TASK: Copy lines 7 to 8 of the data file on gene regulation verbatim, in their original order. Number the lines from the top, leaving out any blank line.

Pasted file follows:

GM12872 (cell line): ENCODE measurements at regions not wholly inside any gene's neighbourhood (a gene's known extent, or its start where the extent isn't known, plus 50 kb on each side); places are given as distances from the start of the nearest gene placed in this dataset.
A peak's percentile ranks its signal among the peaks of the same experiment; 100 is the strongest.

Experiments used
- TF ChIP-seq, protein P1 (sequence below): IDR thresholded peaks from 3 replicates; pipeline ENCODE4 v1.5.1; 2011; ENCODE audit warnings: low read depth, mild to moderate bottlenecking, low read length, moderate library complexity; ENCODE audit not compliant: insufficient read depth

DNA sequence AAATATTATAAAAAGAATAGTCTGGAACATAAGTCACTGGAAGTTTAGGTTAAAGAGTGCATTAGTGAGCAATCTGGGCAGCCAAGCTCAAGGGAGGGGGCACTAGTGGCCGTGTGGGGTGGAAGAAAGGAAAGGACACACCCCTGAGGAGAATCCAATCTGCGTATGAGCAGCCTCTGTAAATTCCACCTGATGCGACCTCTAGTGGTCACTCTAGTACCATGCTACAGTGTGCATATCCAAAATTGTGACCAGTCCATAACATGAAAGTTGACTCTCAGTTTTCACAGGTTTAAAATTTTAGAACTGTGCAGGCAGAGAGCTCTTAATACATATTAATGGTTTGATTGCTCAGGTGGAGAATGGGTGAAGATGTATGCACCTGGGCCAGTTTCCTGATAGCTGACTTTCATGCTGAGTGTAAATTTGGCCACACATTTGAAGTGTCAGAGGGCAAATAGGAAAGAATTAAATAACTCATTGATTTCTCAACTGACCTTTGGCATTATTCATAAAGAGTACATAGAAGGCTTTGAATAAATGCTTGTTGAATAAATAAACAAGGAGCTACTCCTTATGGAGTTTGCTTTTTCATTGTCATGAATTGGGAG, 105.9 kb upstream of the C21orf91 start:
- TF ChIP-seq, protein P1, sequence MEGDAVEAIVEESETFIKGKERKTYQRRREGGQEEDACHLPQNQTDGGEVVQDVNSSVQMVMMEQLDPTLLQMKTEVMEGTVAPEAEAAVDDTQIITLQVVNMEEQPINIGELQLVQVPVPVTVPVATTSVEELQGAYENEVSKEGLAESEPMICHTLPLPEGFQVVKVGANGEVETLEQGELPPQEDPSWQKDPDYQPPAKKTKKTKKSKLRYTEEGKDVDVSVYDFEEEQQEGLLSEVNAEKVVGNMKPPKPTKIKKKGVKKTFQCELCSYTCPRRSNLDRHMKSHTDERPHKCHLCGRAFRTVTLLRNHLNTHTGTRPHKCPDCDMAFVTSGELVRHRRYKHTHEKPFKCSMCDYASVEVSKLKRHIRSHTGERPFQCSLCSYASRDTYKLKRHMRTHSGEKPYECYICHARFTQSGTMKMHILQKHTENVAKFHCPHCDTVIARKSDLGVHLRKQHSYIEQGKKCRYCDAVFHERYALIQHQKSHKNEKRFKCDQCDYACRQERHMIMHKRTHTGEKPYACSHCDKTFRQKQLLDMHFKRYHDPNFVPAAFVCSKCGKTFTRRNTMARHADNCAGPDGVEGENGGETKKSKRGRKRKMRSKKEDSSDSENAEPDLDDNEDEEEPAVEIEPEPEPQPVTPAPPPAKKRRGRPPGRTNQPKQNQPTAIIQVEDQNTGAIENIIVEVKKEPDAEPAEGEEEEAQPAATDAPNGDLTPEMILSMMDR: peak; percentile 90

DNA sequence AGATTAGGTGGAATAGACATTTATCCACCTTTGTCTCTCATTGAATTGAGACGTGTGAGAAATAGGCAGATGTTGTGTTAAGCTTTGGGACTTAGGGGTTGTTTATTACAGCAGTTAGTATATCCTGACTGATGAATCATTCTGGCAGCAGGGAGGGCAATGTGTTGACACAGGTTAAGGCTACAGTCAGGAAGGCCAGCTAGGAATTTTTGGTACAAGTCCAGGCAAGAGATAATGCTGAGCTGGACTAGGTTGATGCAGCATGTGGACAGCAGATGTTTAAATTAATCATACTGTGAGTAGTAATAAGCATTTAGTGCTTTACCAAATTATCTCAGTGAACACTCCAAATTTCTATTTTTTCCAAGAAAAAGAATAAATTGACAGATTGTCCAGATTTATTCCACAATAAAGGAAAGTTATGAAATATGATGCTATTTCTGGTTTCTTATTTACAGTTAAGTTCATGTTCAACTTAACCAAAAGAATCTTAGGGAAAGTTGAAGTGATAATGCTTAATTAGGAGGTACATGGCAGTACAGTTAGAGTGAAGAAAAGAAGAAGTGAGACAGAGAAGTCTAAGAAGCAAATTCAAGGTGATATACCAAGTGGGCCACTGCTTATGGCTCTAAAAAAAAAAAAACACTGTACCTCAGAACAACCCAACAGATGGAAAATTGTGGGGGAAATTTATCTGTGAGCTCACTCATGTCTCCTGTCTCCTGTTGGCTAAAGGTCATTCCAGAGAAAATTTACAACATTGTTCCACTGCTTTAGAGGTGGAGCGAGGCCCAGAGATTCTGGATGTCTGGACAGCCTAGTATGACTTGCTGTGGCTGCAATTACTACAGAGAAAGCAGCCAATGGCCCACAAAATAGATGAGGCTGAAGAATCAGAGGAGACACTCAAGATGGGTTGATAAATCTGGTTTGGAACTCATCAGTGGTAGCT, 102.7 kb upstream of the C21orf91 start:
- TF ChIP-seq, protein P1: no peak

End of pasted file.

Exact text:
DNA sequence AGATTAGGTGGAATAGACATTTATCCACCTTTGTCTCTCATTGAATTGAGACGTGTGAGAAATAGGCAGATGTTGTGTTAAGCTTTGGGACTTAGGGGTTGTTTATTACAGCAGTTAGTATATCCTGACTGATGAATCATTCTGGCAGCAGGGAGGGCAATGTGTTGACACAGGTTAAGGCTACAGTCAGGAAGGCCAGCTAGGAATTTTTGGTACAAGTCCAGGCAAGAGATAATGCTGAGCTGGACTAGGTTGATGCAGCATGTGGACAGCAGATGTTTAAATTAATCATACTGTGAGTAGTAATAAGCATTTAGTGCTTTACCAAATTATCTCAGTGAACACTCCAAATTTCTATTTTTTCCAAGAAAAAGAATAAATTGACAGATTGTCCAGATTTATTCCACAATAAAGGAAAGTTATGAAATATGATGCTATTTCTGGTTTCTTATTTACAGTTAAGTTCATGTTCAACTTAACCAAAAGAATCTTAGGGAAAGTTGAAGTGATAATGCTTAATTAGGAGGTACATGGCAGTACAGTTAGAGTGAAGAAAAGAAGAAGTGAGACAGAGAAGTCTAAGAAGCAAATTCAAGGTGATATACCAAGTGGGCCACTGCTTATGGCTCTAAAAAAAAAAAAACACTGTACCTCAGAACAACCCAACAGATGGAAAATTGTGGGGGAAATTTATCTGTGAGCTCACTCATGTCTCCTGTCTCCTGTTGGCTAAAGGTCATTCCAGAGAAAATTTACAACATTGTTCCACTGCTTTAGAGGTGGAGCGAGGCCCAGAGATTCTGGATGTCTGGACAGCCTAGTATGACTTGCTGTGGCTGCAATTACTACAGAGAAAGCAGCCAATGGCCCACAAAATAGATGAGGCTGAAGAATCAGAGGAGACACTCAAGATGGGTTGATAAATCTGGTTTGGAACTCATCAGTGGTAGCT, 102.7 kb upstream of the C21orf91 start:
- TF ChIP-seq, protein P1: no peak